Both people and politicians must come together to have further dialogue on what a merger could mean for Syracuse, Onondaga County
Onondaga County Executive Joanie Mahoney said Tuesday she hopes those divided about a plan to merge the governments of Syracuse and the county could foster a dialogue to mend those differences. That dialogue is essential to ensure that the everyday people who would be affected by a potential merge are aware of its effects.
Mahoney used her State of the County address on Tuesday as a platform to urge for a referendum on the merger to be held this year, which is what the most recent proposal regarding the merger calls for. Local officials starkly contrast on their views toward the merger, with Mahoney supporting it and Syracuse Mayor Stephanie Miner strongly opposing it.
But since a potential merger would affect many nitty-gritty elements of government that directly impact constituents, there should be a greater emphasis on community involvement in the merger discussion. Mahoney said during her address that she wants to “dial down this poisonous dialogue,” and called for a more constructive conversation about the merger.
It’s clear that there is still quite a bit of uncertainty regarding the plan, and increased dialogue in the form of community sessions would give citizens an opportunity to learn about and voice their opinions on the potential merger. The new edition of the merger report was released in February, and it’s important that community members understand the changes that were made to the report and the goals and logistics of the merger.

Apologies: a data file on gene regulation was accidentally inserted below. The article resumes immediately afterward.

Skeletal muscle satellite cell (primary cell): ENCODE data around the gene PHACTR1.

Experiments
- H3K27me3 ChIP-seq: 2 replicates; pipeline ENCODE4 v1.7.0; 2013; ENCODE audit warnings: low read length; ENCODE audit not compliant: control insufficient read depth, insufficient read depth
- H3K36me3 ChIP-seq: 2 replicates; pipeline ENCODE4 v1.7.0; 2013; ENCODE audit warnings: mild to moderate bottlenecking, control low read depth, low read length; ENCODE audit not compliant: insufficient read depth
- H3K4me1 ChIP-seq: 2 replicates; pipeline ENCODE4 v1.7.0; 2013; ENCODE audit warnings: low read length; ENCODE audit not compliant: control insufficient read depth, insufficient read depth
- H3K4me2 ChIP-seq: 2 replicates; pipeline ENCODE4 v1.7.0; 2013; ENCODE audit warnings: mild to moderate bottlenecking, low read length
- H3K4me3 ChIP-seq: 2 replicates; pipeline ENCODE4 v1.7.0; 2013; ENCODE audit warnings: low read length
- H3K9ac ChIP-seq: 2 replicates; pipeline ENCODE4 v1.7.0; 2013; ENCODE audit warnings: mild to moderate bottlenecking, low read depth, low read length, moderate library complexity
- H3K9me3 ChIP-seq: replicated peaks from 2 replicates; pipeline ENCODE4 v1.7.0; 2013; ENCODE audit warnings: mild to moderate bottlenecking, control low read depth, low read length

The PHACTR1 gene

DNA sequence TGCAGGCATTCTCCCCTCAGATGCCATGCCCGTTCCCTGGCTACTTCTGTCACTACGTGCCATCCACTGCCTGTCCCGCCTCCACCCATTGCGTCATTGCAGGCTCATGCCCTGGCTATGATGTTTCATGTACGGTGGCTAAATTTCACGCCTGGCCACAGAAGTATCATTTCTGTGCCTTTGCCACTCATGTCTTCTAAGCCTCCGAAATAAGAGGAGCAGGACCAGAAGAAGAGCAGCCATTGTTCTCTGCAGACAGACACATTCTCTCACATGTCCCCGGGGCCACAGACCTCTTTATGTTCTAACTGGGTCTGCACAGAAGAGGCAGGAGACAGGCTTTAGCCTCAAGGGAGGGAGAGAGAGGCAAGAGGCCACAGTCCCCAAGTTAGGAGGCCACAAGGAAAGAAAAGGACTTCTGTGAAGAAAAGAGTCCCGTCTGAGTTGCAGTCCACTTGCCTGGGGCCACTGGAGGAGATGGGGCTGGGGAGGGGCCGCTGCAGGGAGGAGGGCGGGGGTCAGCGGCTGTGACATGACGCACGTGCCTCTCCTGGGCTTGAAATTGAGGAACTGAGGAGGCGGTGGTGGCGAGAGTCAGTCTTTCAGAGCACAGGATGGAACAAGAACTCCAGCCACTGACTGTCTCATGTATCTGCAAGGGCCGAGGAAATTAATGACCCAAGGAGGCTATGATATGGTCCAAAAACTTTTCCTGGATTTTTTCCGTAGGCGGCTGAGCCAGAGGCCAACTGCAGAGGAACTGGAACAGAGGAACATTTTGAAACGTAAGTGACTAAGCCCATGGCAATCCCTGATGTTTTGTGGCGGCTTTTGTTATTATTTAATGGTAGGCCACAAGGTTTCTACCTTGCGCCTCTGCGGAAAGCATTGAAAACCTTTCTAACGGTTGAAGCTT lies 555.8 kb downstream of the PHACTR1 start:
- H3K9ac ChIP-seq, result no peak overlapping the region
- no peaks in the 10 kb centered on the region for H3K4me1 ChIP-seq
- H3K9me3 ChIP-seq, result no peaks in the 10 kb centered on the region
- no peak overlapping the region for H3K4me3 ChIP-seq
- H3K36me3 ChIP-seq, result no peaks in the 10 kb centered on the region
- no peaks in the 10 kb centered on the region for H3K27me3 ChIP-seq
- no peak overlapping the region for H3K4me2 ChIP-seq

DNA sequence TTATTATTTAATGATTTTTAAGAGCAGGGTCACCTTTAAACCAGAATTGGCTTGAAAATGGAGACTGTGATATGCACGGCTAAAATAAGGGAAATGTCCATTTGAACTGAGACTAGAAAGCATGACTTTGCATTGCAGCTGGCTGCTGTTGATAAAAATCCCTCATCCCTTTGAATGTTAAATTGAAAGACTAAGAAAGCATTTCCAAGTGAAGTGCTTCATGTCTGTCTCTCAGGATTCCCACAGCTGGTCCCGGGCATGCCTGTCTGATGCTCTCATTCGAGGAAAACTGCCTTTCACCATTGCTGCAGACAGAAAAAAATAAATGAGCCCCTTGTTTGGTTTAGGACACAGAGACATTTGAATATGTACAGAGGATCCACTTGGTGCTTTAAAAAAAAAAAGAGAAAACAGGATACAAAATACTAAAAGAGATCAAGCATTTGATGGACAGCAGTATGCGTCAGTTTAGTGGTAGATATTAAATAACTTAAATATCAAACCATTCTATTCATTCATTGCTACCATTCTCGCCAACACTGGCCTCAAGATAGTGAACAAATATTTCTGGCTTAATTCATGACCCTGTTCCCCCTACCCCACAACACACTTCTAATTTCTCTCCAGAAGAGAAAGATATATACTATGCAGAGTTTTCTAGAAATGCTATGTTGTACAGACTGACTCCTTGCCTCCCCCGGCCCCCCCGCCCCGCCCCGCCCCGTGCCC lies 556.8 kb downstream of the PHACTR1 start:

These meetings should extend not only to Syracuse residents but also residents of Onondaga County, who may be concerned about potential changes to their districts because of the merger. Previous community meetings about the merger were well attended, demonstrating that people care about the merger and are willing to show up and talk about it.
Mahoney’s hope for the referendum to be held this year seem far-fetched if there is not enough of a dialogue held during community meetings about the merger. It’s essential that the process of debating the merger is thorough and that all voices that want to be heard are indeed heard and received.
And if community members can come together to talk about their different perspectives on the potential merger, Mahoney and Miner — the two most influential leaders in the county — should also be able to set aside their differences and meet to discuss the merger. It’s beyond time for the county executive and mayor to have a dialogue themselves about the real benefits and consequences of a plan that could affect many of the people they were elected to represent.
Published on March 8, 2017 at 11:46 am